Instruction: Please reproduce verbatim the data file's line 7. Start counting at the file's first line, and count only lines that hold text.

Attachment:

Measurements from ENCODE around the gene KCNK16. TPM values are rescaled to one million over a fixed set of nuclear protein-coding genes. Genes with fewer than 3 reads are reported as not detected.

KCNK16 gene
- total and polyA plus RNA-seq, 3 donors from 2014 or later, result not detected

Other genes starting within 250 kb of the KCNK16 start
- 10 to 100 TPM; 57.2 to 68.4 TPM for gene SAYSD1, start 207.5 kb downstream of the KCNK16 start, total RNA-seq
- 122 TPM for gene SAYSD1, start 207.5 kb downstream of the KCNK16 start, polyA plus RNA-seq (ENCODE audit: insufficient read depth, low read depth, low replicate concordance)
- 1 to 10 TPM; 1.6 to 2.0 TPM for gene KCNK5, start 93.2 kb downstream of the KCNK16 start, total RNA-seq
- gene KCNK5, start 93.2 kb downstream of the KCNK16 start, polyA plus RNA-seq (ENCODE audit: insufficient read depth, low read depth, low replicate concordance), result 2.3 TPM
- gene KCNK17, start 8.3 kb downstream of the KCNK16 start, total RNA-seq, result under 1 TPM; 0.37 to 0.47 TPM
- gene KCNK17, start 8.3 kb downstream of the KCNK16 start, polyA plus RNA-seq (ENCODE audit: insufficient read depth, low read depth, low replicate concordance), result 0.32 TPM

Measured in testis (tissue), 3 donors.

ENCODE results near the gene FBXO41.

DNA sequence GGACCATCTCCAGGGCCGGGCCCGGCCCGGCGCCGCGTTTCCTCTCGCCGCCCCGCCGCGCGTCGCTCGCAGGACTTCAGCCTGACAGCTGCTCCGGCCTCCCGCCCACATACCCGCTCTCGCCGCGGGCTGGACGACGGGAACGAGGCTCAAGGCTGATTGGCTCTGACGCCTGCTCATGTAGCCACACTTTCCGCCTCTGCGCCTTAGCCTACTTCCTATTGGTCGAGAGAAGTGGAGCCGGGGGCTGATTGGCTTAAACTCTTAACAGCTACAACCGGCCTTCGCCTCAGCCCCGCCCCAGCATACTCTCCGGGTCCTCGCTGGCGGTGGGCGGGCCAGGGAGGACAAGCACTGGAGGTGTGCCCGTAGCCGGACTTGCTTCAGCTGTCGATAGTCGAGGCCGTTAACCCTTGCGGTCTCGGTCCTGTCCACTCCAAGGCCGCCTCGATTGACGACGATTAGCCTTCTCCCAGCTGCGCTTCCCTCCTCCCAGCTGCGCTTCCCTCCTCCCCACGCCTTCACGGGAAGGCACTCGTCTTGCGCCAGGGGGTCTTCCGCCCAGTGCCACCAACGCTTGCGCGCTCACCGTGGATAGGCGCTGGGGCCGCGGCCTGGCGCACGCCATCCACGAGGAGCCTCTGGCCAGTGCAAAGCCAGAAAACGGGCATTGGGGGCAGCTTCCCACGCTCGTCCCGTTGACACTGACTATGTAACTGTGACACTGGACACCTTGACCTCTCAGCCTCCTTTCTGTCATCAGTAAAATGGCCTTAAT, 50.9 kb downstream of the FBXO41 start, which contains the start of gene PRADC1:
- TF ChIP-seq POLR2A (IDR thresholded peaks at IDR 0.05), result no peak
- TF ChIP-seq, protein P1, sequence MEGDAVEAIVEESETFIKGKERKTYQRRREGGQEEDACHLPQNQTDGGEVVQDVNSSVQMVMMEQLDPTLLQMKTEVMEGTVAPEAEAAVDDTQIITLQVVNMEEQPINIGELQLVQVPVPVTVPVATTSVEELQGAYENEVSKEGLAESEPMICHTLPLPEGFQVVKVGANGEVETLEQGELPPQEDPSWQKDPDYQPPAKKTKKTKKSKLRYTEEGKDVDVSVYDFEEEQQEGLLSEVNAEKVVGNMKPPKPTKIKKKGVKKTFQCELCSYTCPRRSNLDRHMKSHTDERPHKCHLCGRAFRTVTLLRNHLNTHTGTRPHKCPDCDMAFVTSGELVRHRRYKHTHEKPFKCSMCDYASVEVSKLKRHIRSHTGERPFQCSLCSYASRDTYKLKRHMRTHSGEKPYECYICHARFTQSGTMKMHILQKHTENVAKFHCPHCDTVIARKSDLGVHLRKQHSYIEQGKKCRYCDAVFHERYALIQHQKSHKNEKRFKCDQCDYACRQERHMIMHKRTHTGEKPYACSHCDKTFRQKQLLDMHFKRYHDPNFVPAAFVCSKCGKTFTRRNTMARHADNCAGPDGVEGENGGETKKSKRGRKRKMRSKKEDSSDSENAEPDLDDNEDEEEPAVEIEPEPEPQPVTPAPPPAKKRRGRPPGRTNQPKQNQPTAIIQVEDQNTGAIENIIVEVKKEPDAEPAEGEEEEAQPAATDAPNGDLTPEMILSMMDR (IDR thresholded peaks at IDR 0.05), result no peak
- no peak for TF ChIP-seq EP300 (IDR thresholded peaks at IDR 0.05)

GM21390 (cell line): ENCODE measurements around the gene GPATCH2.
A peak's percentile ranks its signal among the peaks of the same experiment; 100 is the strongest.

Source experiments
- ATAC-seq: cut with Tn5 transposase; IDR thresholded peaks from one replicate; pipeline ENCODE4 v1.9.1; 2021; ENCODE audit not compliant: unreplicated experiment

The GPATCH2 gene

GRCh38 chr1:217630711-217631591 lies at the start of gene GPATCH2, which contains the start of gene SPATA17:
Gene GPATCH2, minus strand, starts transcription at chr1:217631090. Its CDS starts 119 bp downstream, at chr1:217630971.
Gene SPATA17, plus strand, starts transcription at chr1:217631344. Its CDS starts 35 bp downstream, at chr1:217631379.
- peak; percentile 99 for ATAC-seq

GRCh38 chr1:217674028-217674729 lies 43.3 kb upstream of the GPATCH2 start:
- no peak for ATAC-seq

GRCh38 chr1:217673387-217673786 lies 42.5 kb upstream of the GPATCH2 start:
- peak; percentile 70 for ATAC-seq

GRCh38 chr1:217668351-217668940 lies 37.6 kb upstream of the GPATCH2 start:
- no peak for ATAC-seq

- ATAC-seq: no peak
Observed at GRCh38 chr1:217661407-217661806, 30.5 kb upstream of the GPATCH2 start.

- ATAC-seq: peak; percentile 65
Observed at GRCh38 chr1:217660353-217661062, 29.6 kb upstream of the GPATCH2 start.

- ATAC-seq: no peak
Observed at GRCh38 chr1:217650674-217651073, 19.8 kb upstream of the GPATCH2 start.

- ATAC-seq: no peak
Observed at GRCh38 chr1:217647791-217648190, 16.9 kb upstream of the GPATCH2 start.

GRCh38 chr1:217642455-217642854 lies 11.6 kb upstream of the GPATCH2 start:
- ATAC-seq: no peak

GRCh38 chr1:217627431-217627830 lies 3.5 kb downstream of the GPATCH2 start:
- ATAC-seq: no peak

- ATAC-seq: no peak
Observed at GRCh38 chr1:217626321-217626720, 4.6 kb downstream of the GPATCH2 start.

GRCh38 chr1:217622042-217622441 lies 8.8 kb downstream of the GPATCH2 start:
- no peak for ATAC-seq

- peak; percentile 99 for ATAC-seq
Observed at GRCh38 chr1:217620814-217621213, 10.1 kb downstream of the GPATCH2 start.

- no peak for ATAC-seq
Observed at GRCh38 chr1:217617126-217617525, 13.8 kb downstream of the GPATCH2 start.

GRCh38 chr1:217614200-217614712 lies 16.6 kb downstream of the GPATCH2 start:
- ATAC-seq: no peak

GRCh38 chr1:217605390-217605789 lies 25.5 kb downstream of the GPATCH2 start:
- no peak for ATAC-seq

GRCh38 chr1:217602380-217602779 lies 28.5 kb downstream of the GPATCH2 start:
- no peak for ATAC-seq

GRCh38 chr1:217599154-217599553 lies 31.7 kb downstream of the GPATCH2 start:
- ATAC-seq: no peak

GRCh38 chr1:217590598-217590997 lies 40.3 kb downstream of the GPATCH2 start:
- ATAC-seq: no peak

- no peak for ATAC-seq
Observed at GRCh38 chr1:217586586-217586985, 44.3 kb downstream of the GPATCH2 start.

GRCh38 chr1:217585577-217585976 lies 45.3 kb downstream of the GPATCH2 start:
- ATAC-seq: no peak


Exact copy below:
- 1 to 10 TPM; 1.6 to 2.0 TPM for gene KCNK5, start 93.2 kb downstream of the KCNK16 start, total RNA-seq